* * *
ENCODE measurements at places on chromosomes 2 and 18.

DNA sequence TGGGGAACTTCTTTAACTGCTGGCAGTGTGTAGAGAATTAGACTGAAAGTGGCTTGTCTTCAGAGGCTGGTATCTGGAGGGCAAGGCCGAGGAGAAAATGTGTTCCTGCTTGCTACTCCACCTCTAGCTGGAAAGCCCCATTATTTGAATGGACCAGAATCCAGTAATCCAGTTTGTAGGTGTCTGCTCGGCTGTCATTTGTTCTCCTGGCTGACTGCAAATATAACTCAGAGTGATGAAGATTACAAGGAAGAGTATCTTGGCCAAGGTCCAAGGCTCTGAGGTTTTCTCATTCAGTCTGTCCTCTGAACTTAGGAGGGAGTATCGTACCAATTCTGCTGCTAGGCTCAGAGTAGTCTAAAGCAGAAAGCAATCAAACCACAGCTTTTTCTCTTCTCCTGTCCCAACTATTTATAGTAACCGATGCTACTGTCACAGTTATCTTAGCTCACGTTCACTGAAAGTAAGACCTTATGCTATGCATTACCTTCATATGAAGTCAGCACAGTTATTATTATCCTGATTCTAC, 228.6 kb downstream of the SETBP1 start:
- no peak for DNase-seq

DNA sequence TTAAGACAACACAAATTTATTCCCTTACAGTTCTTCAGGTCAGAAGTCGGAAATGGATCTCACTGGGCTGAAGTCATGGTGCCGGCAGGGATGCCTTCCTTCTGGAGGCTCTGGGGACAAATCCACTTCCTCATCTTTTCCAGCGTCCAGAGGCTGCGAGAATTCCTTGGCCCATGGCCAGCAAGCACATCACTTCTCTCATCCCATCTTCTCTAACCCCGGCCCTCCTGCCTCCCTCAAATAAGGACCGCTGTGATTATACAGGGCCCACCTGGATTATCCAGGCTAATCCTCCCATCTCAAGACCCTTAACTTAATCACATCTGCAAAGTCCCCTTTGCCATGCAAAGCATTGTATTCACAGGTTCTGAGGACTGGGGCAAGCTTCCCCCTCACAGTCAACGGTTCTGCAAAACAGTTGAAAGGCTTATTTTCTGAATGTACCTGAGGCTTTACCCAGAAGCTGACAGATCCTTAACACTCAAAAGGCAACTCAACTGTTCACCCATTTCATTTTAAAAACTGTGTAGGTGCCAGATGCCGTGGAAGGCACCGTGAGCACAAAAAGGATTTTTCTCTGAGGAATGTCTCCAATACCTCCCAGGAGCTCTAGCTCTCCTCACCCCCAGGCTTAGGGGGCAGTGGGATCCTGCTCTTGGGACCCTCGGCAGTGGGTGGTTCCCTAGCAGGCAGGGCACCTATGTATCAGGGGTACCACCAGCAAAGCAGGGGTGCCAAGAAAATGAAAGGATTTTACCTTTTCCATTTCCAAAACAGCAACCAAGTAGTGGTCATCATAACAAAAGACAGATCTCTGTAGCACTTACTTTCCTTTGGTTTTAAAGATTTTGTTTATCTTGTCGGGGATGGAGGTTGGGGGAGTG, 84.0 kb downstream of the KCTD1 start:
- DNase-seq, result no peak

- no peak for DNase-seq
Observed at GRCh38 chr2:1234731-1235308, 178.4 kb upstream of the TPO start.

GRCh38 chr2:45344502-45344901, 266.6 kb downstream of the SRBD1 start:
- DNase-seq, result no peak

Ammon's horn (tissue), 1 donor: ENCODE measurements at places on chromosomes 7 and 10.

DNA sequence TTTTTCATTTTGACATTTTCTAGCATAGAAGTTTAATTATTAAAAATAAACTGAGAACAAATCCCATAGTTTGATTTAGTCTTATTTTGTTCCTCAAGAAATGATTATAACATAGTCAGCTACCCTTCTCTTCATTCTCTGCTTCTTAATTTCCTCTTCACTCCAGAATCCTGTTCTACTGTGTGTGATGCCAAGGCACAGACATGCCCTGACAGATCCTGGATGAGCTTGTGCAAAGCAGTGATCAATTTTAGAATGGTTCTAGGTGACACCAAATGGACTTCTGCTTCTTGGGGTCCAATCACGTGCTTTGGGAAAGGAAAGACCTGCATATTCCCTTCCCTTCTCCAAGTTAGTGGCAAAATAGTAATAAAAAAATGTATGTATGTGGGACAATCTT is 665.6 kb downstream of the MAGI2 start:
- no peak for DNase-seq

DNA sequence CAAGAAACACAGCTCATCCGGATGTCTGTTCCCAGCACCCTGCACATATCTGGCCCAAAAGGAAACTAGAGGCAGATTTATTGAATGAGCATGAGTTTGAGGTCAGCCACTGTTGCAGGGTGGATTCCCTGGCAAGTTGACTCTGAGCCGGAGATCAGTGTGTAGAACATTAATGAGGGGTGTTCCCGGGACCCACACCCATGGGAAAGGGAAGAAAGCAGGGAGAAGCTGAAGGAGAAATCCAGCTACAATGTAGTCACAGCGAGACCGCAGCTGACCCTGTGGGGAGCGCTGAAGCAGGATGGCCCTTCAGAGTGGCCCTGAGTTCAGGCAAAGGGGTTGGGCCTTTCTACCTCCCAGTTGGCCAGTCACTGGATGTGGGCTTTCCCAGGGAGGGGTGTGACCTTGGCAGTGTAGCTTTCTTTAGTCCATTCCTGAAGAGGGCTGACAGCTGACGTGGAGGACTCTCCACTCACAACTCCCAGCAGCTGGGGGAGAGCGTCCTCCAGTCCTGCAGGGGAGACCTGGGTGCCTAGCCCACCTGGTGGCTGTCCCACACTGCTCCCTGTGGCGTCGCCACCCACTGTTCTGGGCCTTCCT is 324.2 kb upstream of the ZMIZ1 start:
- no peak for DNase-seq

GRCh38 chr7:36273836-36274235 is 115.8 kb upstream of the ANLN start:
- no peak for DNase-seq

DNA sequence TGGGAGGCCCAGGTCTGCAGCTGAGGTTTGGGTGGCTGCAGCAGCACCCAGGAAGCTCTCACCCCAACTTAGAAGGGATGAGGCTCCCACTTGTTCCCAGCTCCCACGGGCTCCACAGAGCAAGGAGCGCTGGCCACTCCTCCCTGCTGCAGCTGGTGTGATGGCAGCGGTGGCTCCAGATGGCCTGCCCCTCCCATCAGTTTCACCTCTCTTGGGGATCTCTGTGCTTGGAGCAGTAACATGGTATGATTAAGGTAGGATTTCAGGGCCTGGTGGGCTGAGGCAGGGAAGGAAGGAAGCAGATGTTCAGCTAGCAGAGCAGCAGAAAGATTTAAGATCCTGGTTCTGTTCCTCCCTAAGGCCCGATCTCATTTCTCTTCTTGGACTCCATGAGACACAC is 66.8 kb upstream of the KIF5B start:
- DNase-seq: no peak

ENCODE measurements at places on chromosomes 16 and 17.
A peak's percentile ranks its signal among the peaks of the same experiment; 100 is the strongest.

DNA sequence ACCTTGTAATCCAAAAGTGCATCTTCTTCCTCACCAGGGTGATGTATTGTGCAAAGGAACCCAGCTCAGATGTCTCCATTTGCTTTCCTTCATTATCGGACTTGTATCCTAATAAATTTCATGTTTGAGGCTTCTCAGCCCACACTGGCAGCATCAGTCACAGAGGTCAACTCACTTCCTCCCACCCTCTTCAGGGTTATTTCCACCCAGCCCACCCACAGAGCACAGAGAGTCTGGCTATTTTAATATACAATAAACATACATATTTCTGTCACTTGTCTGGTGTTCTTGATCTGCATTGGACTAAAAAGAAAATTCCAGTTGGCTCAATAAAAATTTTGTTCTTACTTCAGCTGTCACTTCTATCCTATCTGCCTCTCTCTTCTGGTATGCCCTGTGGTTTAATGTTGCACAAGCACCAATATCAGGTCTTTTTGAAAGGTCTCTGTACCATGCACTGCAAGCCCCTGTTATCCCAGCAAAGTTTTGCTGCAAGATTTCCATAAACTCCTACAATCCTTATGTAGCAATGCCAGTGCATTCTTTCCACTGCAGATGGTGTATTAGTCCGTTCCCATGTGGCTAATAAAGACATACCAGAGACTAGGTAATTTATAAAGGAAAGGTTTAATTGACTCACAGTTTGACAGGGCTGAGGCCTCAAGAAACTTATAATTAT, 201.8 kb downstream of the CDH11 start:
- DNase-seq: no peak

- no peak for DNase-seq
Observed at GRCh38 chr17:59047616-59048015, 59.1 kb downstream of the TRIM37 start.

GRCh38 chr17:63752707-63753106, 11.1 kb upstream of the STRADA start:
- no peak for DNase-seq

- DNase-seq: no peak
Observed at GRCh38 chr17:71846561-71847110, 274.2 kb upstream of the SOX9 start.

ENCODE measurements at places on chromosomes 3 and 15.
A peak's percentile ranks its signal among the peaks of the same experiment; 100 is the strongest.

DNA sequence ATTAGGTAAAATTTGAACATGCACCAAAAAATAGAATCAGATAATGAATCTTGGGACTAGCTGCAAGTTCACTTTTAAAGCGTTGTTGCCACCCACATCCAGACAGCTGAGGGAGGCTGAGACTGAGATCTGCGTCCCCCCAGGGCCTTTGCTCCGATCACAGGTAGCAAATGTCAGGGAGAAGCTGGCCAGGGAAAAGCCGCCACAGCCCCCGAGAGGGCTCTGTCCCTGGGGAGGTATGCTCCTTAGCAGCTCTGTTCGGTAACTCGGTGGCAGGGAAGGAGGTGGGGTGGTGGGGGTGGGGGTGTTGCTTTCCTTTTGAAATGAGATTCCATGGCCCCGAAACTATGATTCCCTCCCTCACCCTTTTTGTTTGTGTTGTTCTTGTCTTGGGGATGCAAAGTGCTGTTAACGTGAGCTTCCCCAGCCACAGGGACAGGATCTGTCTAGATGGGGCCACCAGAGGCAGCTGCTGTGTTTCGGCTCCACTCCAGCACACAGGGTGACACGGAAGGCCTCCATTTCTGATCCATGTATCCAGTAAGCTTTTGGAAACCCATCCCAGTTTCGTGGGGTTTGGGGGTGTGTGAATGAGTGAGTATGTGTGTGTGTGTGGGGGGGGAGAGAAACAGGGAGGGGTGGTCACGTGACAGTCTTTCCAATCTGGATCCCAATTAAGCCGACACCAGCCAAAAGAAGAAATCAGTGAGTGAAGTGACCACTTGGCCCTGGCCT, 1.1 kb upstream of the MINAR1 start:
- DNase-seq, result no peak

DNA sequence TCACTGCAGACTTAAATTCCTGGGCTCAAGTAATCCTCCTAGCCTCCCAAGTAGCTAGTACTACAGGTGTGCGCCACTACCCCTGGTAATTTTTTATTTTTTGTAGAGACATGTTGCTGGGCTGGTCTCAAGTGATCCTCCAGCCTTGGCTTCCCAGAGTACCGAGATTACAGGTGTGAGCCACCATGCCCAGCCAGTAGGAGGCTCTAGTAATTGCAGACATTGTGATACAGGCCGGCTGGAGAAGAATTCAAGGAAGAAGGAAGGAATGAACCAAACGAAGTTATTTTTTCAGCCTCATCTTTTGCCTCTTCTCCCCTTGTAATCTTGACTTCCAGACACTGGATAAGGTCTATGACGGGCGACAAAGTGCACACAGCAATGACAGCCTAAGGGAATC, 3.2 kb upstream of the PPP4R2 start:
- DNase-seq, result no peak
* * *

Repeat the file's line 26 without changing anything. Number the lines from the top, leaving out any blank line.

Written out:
- no peak for DNase-seq